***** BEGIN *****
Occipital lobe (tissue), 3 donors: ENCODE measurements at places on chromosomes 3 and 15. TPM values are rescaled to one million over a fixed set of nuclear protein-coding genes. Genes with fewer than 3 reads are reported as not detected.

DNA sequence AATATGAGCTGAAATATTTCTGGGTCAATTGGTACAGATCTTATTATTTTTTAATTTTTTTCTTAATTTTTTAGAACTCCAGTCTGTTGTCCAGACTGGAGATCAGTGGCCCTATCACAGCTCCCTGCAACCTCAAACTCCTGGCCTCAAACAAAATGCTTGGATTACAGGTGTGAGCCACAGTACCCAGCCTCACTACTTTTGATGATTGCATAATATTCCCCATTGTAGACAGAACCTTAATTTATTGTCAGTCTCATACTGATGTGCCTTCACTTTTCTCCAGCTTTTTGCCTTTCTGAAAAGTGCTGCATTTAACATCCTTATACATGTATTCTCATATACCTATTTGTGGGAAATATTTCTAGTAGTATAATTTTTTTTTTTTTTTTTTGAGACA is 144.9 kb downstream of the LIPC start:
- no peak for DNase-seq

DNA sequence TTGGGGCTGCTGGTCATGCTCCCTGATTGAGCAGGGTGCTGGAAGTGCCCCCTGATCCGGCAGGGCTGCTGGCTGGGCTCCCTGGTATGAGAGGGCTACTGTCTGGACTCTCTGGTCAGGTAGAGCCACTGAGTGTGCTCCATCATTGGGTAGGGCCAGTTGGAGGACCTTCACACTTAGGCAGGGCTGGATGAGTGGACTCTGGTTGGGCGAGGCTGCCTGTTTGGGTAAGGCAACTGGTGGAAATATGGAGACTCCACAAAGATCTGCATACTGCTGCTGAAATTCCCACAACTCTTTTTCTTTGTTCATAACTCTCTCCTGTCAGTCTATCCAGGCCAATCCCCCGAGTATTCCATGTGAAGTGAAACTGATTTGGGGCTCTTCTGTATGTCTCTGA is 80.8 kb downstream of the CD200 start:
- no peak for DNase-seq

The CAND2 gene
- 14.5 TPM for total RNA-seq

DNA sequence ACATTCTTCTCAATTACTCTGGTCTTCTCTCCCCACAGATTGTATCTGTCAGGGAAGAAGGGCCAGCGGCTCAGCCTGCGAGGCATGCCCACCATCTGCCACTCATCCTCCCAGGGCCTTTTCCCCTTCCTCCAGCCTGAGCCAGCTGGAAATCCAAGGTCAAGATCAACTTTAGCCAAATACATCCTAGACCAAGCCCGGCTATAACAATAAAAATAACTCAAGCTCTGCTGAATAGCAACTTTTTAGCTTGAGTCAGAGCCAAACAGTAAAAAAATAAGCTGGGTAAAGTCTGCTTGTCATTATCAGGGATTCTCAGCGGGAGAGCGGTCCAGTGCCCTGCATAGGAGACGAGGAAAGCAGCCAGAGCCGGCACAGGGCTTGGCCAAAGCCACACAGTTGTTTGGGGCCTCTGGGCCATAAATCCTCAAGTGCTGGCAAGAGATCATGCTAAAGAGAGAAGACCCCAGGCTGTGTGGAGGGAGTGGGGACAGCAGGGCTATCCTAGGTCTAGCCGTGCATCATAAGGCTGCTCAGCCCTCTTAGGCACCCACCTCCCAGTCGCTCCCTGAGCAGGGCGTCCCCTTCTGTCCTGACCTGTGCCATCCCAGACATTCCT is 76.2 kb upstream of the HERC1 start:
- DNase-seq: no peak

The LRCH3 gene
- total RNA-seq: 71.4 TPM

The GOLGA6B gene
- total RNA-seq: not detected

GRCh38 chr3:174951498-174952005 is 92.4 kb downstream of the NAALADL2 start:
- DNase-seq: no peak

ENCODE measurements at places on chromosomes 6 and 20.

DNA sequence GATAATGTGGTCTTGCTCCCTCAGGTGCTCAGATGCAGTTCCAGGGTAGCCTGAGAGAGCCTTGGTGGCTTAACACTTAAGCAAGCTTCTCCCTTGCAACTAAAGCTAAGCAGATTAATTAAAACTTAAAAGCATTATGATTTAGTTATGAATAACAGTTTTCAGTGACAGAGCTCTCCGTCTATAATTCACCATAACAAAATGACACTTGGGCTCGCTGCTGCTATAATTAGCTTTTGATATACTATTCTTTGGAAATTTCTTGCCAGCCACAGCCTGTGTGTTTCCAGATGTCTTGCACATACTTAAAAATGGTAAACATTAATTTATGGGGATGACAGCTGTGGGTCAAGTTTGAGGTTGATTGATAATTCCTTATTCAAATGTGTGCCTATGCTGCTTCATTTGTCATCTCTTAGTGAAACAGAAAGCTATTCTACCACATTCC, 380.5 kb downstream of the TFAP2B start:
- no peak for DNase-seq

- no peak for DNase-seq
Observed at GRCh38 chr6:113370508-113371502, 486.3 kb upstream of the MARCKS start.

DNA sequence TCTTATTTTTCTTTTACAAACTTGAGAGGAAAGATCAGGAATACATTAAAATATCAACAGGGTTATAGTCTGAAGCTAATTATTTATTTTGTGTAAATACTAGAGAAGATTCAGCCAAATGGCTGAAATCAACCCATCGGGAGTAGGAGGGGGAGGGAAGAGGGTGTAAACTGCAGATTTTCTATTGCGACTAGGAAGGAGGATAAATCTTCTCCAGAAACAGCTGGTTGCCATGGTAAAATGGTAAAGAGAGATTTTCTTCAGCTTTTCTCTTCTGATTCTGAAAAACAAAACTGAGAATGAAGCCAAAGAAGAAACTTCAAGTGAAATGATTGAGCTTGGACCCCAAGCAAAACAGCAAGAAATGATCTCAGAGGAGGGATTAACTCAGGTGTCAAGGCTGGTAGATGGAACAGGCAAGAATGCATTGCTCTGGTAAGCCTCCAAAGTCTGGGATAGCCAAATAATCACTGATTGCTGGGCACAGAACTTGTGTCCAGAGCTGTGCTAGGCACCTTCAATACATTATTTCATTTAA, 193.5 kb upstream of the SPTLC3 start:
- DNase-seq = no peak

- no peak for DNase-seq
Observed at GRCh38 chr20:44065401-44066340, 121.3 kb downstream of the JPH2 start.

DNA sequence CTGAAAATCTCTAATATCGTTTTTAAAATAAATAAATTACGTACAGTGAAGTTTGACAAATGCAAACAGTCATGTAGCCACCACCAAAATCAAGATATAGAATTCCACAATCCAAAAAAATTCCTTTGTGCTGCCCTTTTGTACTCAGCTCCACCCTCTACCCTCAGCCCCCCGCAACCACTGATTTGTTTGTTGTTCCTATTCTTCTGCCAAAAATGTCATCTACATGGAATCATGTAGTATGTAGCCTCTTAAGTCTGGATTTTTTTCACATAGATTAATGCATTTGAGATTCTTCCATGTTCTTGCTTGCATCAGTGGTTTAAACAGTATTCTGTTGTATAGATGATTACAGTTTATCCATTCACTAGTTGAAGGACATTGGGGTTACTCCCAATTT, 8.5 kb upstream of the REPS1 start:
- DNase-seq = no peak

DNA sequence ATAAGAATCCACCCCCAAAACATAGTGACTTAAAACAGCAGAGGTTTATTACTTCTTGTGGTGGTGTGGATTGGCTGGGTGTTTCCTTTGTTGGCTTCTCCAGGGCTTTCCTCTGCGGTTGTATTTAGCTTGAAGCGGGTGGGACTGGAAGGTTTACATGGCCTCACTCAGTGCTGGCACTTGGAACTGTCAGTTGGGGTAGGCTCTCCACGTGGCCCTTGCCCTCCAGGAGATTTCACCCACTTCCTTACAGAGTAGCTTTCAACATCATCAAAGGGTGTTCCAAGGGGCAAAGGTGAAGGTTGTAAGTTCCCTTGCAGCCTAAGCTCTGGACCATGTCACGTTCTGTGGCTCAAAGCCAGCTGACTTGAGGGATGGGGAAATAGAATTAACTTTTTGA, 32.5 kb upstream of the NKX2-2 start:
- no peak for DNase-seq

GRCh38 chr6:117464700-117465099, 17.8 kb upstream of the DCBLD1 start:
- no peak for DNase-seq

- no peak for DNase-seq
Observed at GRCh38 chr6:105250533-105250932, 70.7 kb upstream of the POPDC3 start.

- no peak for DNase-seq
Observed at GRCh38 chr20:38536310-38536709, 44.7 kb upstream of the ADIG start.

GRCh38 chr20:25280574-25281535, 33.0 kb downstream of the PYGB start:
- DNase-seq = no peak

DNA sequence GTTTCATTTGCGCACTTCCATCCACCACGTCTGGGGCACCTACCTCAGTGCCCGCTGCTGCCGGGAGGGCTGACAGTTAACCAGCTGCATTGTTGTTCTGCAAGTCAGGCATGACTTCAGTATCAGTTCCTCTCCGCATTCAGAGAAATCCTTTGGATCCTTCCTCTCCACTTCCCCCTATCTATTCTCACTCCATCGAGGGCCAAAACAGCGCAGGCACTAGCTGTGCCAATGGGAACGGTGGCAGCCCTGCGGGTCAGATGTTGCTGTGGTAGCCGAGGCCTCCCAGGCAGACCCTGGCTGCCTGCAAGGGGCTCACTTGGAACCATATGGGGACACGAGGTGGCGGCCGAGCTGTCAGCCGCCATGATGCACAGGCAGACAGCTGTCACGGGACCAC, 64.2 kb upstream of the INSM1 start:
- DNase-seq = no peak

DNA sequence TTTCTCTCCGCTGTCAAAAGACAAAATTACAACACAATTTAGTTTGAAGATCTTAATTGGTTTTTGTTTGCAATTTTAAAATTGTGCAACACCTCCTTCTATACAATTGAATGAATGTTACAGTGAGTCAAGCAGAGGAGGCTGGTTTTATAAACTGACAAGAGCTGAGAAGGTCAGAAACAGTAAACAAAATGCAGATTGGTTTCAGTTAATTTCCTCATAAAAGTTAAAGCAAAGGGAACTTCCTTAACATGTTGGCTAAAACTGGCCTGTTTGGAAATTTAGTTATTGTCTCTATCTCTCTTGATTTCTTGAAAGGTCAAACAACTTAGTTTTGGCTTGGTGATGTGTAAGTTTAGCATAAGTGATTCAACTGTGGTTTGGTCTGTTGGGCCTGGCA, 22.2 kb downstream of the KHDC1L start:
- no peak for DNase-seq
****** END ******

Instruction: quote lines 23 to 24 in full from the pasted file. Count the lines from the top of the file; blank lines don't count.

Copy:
- no peak for DNase-seq
Observed at GRCh38 chr20:44065401-44066340, 121.3 kb downstream of the JPH2 start.